Paul Mooney made his bones writing for “The Richard Pryor Show, Sanford and Son, and Saturday Night Live. In 1987, he opened for Eddie Murphy’s Raw tour. He invented In Living Color‘s Homey D. Clown, and played both Negrodamus and the guru from “Ask a Black Dude” on Chappelle’s Show.” To say the man is a militant lover of Blackness is to understate who he is. Though this might be a hard listen for many, I do believe he brings up many issues that we are not comfortable talking about. He recently gave an interview to the Miami New Times and brought up some issues that we avoid talking about, but really get to the heart of how race is treated in America.
New Times: What does it mean to be too black for Hollywood?
Paul Mooney: That’s so funny. What does it mean to be too black for Hollywood? It’s self-explanatory. Hollywood has certain kinds of blacks that they like. You know better than I do. You watch TV. You know who your favorite is. I mean it’s like there’s a certain thing that works. And I don’t fit that comfort zone. I’m too on the edge. I’m too arrogant. You know, I’m from the South … Too uppity. You can just name the ones they’re so into, from Tyler Perry to Tracy Morgan.
There are still plenty of movie people peddling black stereotypes. I guess Tyler Perry’s probably the most massively successful. Have you even seen any of his movies?
Of course I’ve seen his movies. That Precious … Him and Oprah both should be taken out and horsewhipped. I mean, what Christian would read that script and say, “I have to put this up on screen.” That Precious was The Color Purple 2. I was offended by it. All black males are offended by it. Listen, if you have money and you have fame, but you don’t have any confidence in your blackness, then it’s all for nothing. You know, Hilary Clinton could say she was a woman and running for President. And Sarah Palin could say she was a woman and running for Vice-President. But Obama couldn’t say, “I’m black and I’m running for President.” It couldn’t come out of his mouth. He couldn’t say that because, if he did, he’d lose votes. Do you understand what I’m saying?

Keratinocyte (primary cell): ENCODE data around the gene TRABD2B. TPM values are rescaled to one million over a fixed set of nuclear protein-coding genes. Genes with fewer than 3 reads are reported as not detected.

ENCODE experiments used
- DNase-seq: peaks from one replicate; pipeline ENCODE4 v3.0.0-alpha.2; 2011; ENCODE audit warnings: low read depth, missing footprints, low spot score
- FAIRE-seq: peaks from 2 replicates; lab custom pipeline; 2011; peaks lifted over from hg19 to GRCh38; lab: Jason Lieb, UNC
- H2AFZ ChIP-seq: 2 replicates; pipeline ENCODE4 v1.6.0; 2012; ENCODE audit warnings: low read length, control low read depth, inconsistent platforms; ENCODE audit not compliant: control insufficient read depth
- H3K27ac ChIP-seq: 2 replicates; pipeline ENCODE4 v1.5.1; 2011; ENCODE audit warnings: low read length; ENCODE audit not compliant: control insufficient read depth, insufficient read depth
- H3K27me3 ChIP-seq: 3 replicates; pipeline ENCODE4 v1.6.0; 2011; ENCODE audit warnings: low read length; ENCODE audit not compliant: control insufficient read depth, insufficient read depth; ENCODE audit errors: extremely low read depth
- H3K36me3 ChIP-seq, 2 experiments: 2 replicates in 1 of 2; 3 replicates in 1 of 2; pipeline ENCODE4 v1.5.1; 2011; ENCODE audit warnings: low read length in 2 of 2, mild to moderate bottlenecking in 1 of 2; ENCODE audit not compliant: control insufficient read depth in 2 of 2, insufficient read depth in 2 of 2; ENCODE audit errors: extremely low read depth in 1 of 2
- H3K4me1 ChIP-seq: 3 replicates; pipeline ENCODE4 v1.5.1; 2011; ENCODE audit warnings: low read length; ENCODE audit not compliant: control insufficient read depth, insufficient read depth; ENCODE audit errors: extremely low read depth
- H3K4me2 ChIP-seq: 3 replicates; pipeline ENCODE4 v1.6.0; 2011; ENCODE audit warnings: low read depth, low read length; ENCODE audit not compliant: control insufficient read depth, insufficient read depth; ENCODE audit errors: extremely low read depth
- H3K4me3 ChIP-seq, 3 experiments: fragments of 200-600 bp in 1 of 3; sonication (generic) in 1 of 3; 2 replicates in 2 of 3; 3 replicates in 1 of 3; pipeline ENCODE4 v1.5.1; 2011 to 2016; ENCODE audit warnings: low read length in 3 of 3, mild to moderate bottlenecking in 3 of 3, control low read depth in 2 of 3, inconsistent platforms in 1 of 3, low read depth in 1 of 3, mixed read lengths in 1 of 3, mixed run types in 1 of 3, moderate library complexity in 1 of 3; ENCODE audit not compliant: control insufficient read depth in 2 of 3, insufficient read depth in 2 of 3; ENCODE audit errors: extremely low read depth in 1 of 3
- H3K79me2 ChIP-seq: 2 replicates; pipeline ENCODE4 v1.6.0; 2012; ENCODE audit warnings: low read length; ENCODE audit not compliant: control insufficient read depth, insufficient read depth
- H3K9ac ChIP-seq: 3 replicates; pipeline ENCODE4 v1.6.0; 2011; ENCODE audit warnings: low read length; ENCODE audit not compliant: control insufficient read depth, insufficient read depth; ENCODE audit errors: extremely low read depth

As someone who has been involved in film since the seventies how do you think Black film had evolved from then to what it is today?
It’s the same, it’s just done undercover. It’s still the same – exploitation. White producers like UPN (you pick a negro), any negro you want; they just do these little Black films to get this money so they can produce some stupid White films, cause they love producing stupid White films — even if it fails they’ll keep doing it. Theyll keep that person a star even if it fails.
They like doing their little dumb stuff and they also see White on White as okay like from The Wizzard of OZ wicked and what’s the other thing about going to see the wizzard of some stuff. All that White stuff, that’s okay. When we steal from them, like when we did the Wiz it’s like on sacred ground. The Wiz didn’t do well those White folks did not like The Whiz. You know we were treading on sacred ground you know. You remember? See so you know it doesn’t go but they can steal from us and say it’s theirs like that little dumb Ellen that’s on that little talk show. She stole um — young people don’t know it but you know that dancing that’s before her show that comes from The Flip Wilson Show.
Yeah she stole it. Never said she stole it; little thief but go ahead.
I just want to have a little bit of fun here
Who cried about her dog. I’ll steal her dog and her cat. But go ahead, cause I don’t care about no damn dog, cause I remember when White folks used to sic dogs on us during the civil rights german shepperds and such. I didn’t see them protesting then. And I’m a human being. I’m their species. They was back there saying sic ’em.
To finish reading and listening to the interview click here.